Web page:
One of the more fascinating (to me) aspects of being finally diagnosed with a connective tissue disorder is all the little things over my life just falling into place.

It was the same when I was diagnosed with Aspergers, with a heart issue, with a sleep disorder. Suddenly many weird things started making sense.

For example: in high school I was invited to join the volleyball team because I was really good at it. Excellent in fact. Except that I might be excellent on Tuesday, but unable to hit the ball on Thursday. Or move from excellent to incompetent in the duration of one class period. Or the other way around: I might start off poorly and suddenly everything fell into place.

That last is the apt expression. I knew it was a problem with my joints, but I didn’t have the vocabulary or medical understanding to explain it back then.

My joints are loose. So sometimes they weren’t sitting correctly in place. When everything was in the right position, I was a powerhouse and the gym teacher begged me to join the team. Then my shoulder or elbow would shift and I had no control over the ball. Or my hip slipped and I couldn’t get to the ball in time.

In junior high, I made it onto the A list basketball team, in part because my best friend, an excellent athlete, convinced the coach, gave me constant pep talks, and refused to leave me behind, even though everyone knew she was lagging behind for me. I caught the coach chiding her for it more than once. One on one, she outperformed everyone. With me, she straggled at the end.

I didn’t know I had a heart condition, I thought everyone saw red when they ran. Haven’t we heard a million times that excellent athletes push through everything? Or that no one else had folding ankles and sliding knees. I thought they were just more dedicated than I, that because they tried harder, their bodies obeyed them more willingly. Mind over matter, everyone! You can achieve anything you set your mind to!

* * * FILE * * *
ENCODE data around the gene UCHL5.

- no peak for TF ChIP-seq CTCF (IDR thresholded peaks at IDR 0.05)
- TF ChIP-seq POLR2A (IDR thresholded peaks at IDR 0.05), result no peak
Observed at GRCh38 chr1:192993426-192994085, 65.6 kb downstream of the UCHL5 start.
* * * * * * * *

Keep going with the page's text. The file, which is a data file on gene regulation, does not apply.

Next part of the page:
But now I look back at how hard I tried, despite all of that, and I still did good enough. Not great, not star material, but good enough. Now and then, my body cooperated and I soared. It was like magic, like I had found a way to tap into a secret well of strength and drive and coordination, and it was heady stuff. It made all the falls and slips and lagging behind worth it.

And my best friend, one of the top players? Stepped aside in those moments and let me shine. She hugged me and praised me and took pride in my success, which was right since she had done so much to get me there.

I always wanted to be a runner. I wanted to own that basketball court. Really, I wanted to play soccer, but basketball runs in brief spurts, while soccer demands a greater endurance that I could never manage.

I realize now that it wasn’t a lack of ability, effort, or drive. My body simply couldn’t do what I asked it to.

So now I know. If it wasn’t for my condition, I would likely have been great at sports and enjoyed it. I would have actively sought the running team and soccer team in high school. I might have done the same in college.

That sucks. Some days, I see a lot of missed possibilities, missed joy.

But when my anxiety and depression aren’t eating my brain, what I see is a friend who never let me down and a will that dominated despite limitations I didn’t know I had.

I didn’t get to be a runner. I never got to go backpacking through the mountains. I didn’t get to be awesome at soccer. I struggled to keep up, I climbed mountains with an inhaler and fell behind.

But I climbed mountains. I made the team. I had my own Sam Gamgee dragging me to the finish line. I had the best of friends, the kind that doesn’t give up just because it’s hard.

I learned that I don’t need those things to be me. I wish that I could be a runner and climb mountains. That desire isn’t gone.

Some days I can’t make it out the front door. Sometimes I get out of bed and something in my foot slides out of joint, or my hip shifts and won’t take weight for a minute, or my shoulder complains that my arm is too heavy, why would anyone ask their ligaments to hold up something so heavy anyway?

That’s hard. Some days it feels hard to bear.


But I have friends who show up when I need them, parents who once dropped by to check on me even though they live three hours away, who support me and cheer me on, a parish community that gives me needed support, a deacon and his wife who have let me talk their ears off at stupid hours, FB friends who pray for me and send me needed messages of encouragement , once a surprise box of chocolates…

I’m probably going to outlive you all, but if I don’t, there will be a lot of me saying, “and Jesus, you remember that time that X showed up at 2 am? That Z stayed up with me until 4 because I needed someone to talk to? That Y made me laugh when I couldn’t see because I was crying? When all these people showed up and hung back at the rear of the pack with me? You best not forget that.”